Celebrating International Migratory Bird Day
Contact: Stacy Vallie, 307-344-2015
National Park Service
Yellowstone National Park
Yellowstone National Park Celebrates
International Migratory Bird Day (IMBD) is an annual event to celebrate and support migratory bird conservation. Like clockwork, each spring many migratory birds return to or fly over environments like Yellowstone National Park en route to their breeding areas. Yellowstone and the Grizzly and Wolf Discovery Center staff will celebrate IMBD on Sunday, May 10, with programs and a field trip that are open to the public.
The day will begin at 8:00 a.m. inside Yellowstone National Park at the picnic area at Madison Junction. Participants will meet for a ranger-led, bird-watching car caravan along the Madison River, featuring birds of lodgepole pine forests and grassy riparian meadows, sandhill cranes, shorebirds, waterfowl, raptors, songbirds and a bald eagle nest. The field trip will conclude at noon. Suggested items for the field trip include warm clothes, water, binoculars and a snack, if desired.
IMBD programs, games and crafts will take place from 1:00 p.m. through 5:00 p.m. at the Grizzly and Wolf Discovery Center in West Yellowstone, Montana. Children of all ages can play the migration game "It’s a Risky Journey," create bird masks and origami or participate in other activities. At 1:00 p.m., a Discovery Center naturalist will give a live raptor program using a rough-legged hawk and western screech owl, followed by a presentation titled "Not-so-bird Brained: The Mysterious Raven" at 2:00 p.m. Join National Park Service Ranger Katy Duffy at 3:00 p.m. for a presentation on the birds of the Greater Yellowstone Ecosystem. The day will conclude with another captive raptor program at 4:00 p.m.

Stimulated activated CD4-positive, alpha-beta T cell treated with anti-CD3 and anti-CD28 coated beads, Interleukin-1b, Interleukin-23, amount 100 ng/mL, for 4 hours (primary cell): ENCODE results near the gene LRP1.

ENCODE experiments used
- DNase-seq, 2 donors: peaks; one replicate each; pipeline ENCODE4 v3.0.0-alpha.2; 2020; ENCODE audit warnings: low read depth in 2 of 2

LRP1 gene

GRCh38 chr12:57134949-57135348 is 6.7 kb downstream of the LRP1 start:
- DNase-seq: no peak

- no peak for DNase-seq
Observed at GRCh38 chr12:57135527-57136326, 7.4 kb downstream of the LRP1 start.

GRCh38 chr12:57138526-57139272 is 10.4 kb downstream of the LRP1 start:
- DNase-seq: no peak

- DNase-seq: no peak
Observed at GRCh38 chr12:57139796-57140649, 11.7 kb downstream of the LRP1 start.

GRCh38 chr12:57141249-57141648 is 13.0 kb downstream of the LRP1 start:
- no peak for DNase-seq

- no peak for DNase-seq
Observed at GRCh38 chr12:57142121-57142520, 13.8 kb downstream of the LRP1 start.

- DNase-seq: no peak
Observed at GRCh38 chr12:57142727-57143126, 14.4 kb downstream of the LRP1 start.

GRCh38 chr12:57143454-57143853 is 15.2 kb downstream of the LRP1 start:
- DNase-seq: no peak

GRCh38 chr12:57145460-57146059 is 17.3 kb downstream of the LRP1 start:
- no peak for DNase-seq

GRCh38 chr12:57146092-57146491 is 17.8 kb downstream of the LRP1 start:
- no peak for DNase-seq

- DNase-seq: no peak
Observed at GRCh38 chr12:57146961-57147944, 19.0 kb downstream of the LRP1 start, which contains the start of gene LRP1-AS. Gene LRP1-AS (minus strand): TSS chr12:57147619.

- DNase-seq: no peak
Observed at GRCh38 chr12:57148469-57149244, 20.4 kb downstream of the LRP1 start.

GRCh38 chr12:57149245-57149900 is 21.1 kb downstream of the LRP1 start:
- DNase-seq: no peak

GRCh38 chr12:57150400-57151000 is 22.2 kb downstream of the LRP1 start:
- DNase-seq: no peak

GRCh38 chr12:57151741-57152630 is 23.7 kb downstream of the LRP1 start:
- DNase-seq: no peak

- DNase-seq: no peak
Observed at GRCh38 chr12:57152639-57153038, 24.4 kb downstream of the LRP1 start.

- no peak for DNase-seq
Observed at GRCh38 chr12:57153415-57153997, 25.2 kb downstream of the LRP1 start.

The activities are free of charge, but those wishing to explore the rest of the Discovery Center will be required to pay a fee and field trip participants are required to pay the park entrance fee of $25 per vehicle.
For further information on IMBD programs or field trips call Katy Duffy at (307) 344-2754.
- www.nps.gov/yell -
Did You Know?
The 1988 fires affected 793,880 acres or 36 percent of the park. Five fires burned into the park that year from adjacent public lands. The largest, the North Fork Fire, started from a discarded cigarette. It burned more than 410,000 acres.